The move comes in a bid to prevent anti-government protesters from organizing. Authorities are also trying to shut down several media outlets that have reported on demonstrations calling for the PM to resign. Protesters also want monarchy reforms.
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The order blocks access to the online sites of outlets deemed to be sympathetic towards Thailand's pro-democracy protesters. The PM also called a special session of parliament as protesters demanded his resignation.
Protesters continue to take to the streets demanding the resignation of PM Prayuth Chan-ocha. They are also calling for reforms to the monarchy, a powerful institution that has long been shielded from public criticism.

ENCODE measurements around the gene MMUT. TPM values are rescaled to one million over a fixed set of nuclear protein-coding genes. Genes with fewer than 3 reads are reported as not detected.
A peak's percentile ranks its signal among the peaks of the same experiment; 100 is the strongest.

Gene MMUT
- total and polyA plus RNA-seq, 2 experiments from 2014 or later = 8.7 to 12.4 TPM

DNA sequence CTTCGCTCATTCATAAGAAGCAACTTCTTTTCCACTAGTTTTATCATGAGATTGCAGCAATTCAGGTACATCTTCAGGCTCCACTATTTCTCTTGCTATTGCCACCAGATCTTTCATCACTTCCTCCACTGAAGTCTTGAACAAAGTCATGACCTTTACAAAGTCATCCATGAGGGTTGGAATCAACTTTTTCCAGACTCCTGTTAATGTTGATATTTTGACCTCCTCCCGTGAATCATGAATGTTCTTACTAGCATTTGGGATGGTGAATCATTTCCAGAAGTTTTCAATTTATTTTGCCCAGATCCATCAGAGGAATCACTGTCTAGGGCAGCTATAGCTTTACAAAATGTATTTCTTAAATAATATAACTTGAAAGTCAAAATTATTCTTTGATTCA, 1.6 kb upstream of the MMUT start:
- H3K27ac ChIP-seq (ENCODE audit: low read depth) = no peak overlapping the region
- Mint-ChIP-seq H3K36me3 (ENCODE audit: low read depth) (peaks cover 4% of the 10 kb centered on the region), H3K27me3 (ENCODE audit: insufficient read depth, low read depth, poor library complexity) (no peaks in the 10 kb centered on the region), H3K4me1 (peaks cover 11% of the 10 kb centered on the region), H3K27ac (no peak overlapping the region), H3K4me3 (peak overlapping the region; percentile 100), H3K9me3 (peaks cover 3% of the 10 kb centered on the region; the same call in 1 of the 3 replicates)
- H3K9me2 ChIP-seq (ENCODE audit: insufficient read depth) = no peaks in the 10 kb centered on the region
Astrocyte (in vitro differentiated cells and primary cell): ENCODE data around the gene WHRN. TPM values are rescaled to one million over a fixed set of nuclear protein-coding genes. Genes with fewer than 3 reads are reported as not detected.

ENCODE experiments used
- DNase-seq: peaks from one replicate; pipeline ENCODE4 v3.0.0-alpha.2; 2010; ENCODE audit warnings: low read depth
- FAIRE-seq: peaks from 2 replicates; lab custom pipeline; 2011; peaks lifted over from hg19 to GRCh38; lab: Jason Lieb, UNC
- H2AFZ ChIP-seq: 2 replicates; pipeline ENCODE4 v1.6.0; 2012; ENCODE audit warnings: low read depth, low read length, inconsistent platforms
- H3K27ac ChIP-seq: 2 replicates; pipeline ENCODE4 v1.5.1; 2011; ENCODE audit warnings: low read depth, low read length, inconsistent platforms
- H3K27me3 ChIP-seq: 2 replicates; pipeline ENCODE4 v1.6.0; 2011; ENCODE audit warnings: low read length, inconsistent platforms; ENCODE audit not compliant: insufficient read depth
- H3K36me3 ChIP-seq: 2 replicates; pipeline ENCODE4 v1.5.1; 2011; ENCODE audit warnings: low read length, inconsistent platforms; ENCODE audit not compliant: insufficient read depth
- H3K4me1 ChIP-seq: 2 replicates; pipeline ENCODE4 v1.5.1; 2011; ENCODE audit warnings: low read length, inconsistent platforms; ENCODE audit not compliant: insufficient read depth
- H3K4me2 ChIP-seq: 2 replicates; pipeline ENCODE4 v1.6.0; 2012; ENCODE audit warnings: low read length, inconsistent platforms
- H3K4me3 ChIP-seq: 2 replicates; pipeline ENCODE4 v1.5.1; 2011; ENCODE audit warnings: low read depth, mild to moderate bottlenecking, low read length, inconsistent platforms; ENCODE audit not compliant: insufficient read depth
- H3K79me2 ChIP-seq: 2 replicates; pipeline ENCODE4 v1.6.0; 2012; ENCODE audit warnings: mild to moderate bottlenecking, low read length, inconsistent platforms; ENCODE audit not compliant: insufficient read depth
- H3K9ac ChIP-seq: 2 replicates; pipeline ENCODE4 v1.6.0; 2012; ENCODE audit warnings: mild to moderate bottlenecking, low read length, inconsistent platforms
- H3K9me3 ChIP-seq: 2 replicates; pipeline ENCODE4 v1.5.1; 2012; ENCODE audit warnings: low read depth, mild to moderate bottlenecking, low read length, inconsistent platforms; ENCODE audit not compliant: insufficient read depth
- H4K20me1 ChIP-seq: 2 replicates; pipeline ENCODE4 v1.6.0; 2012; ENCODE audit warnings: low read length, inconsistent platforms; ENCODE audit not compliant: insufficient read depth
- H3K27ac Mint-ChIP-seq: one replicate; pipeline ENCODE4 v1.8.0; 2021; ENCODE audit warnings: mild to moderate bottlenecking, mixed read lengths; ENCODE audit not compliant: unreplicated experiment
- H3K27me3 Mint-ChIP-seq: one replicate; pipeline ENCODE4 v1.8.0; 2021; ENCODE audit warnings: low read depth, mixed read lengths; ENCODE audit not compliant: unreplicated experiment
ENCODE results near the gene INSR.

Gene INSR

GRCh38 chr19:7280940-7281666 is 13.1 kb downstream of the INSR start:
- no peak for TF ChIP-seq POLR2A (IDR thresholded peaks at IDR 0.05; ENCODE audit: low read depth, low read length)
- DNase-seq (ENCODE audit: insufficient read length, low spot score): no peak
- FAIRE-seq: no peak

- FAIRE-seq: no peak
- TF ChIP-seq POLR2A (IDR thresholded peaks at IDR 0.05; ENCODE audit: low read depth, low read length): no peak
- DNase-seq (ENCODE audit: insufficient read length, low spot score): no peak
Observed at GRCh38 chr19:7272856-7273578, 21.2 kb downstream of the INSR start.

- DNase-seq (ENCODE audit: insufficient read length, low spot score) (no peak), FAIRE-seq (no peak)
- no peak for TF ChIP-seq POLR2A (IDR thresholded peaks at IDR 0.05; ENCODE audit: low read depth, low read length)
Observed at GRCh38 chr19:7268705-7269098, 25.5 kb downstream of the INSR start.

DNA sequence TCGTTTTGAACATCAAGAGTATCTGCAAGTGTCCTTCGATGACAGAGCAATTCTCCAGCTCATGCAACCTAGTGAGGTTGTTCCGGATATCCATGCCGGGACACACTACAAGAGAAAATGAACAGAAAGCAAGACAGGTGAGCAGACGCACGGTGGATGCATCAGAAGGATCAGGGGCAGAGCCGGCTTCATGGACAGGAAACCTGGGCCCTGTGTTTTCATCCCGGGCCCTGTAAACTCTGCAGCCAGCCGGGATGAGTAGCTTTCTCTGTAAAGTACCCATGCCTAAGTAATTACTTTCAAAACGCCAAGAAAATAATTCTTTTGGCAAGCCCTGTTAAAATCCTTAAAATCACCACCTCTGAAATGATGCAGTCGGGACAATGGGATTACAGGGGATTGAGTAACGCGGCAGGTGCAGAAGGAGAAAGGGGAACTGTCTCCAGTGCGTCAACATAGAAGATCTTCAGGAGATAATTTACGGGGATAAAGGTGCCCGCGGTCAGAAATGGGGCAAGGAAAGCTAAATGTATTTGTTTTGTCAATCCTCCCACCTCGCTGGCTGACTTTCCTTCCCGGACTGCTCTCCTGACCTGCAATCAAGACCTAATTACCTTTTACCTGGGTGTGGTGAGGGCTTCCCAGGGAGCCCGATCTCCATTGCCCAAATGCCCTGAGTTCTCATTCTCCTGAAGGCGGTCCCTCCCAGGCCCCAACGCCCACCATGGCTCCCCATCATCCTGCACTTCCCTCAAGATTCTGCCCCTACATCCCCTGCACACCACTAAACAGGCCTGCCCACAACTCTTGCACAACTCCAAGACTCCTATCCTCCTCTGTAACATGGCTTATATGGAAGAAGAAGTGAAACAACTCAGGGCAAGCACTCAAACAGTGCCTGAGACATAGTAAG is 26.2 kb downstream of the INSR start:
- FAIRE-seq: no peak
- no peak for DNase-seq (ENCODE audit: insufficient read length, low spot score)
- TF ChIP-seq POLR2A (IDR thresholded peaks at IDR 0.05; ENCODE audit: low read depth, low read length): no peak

Thai lawmakers are voting on possible changes to the country's constitution and the role of the monarchy. The move comes a day after Thailand saw its most violent anti-government protests since July.
According to local media, three pro-democracy groups gathered in downtown Bangkok to demand reforms to education, politics and the monarchy. Protesters believe Prime Minister Prayuth has an illegitimate hold on power.
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